Why can’t video games give me a powerful, high-density experience, so that after 3 hours I am satisfied, I feel like I have had enough? Wouldn’t that be cool?
A movie can give you a satisfying experience in 2 hours.
A painting or a sculpture can give you a satisfying experience in 10 minutes.
A song can give you a satisfying experience in 3 minutes.
What is it about certain kinds of linear-experience games that makes players feel they need to play them for hours upon hours in order to accrue a satisfying experience? If it really takes that long, doesn’t that mean the medium is somehow deficient in important ways?
Gamers seem to praise games for being addicting, but doesn’t that feel a bit like Stockholm syndrome? If you spend 20 hours playing a game, but the good parts could have been condensed into 3, then didn’t you just waste 17 hours?
If you waste 17 hours a month for the rest of your life, what is the cost of that, socially, quality-of-life-wise, economically, or however else you want to measure?
I am not saying that all games should be short. Certainly there’s a place for long-form games, just as there’s a place for long-form TV shows like Deadwood or Lost. But if we lived in a world where all cinema had to be the length of Lost, and films like Inception were criticized by cinema fans, and given lower scores in reviews and such, for being too short… wouldn’t that be perverse? Certainly the people in that world would be ignoring a big chunk of the potential of that medium, for arbitrary and weird reasons.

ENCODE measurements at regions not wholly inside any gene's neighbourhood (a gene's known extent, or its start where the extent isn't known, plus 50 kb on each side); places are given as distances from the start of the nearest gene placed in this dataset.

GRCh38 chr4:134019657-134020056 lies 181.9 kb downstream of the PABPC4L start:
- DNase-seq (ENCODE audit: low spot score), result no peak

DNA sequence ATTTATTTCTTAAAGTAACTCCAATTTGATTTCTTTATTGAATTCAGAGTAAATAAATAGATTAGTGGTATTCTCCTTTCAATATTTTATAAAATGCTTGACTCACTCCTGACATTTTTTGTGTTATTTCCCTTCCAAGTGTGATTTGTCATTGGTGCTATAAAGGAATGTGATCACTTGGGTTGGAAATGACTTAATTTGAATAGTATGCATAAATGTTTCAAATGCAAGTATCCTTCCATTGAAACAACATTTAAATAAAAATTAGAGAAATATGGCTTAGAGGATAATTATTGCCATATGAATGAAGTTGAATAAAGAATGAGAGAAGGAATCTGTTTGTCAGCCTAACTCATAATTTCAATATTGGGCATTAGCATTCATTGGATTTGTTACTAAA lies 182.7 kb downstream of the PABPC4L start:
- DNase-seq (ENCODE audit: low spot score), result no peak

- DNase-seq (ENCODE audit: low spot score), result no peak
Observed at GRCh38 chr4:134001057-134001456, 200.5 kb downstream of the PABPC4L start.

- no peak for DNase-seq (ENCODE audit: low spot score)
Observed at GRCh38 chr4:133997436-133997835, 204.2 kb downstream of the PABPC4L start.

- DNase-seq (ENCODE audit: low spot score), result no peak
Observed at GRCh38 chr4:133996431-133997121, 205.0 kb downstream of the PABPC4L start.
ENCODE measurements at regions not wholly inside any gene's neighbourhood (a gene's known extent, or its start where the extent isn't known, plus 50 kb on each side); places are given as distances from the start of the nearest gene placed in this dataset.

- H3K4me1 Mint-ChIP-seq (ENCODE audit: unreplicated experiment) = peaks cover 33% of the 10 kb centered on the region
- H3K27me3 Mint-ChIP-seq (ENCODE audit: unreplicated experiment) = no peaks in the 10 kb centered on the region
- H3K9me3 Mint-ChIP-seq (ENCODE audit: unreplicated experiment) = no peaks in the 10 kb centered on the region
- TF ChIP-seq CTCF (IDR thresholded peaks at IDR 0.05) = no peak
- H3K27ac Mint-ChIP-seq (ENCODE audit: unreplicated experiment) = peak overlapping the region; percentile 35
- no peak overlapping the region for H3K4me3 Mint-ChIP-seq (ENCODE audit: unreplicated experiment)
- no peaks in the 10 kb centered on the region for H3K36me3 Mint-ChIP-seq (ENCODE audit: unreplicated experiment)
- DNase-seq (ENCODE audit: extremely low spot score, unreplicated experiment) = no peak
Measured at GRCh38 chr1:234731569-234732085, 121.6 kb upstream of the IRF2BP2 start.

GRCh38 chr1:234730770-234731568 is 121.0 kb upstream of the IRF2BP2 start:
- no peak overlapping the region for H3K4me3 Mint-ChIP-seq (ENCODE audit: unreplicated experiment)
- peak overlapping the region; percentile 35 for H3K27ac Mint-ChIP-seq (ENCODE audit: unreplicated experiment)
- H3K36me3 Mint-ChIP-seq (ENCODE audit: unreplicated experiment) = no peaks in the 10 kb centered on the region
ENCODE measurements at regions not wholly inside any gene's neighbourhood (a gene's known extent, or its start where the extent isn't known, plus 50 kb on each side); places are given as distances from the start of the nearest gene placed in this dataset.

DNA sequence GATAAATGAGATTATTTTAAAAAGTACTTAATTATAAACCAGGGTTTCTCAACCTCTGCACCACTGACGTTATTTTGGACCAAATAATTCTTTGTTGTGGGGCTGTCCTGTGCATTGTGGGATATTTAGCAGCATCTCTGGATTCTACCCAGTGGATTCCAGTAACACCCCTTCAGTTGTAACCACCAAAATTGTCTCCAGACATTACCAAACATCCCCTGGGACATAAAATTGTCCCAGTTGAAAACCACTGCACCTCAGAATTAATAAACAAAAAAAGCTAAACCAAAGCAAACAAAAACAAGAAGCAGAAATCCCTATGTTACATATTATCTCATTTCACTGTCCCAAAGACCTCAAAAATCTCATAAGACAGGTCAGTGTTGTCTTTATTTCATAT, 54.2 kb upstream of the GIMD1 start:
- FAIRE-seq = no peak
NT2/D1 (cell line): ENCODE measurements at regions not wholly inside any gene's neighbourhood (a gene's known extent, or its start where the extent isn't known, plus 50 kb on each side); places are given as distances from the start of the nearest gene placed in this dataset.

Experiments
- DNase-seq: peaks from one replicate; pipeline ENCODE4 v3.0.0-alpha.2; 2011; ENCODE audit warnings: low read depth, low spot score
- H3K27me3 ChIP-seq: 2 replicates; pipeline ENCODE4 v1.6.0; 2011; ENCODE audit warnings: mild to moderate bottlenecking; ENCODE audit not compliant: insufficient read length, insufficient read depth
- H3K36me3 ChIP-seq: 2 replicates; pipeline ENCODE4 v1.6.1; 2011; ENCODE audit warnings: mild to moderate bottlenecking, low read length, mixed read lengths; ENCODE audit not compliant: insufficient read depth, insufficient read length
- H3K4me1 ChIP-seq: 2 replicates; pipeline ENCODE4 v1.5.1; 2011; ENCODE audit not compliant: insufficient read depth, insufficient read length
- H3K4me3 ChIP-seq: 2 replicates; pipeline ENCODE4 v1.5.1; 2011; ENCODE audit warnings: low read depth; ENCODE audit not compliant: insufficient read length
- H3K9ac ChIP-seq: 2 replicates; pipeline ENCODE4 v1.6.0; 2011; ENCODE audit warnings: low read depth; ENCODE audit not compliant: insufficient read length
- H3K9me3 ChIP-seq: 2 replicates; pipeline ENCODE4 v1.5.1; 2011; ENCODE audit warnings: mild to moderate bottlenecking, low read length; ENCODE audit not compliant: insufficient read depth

This post is part of an industry-wide commentary by indie developers on the subject of short games. Other participants:
Dave Gilbert of Wadjet Eye Games
Matt Gilgenbach of 24 Caret Games
Eitan Glinert of Fire Hose Games
Cliff Harris of Positech Games
Chris Hecker of Spy Party
Scott Macmillan of Macguffin Games
Peter Jones of Retro Affect
Martin Pichlmair of Broken Rules
Greg Wohlwend of Intution Games
Jeffrey Rosen of Wolfire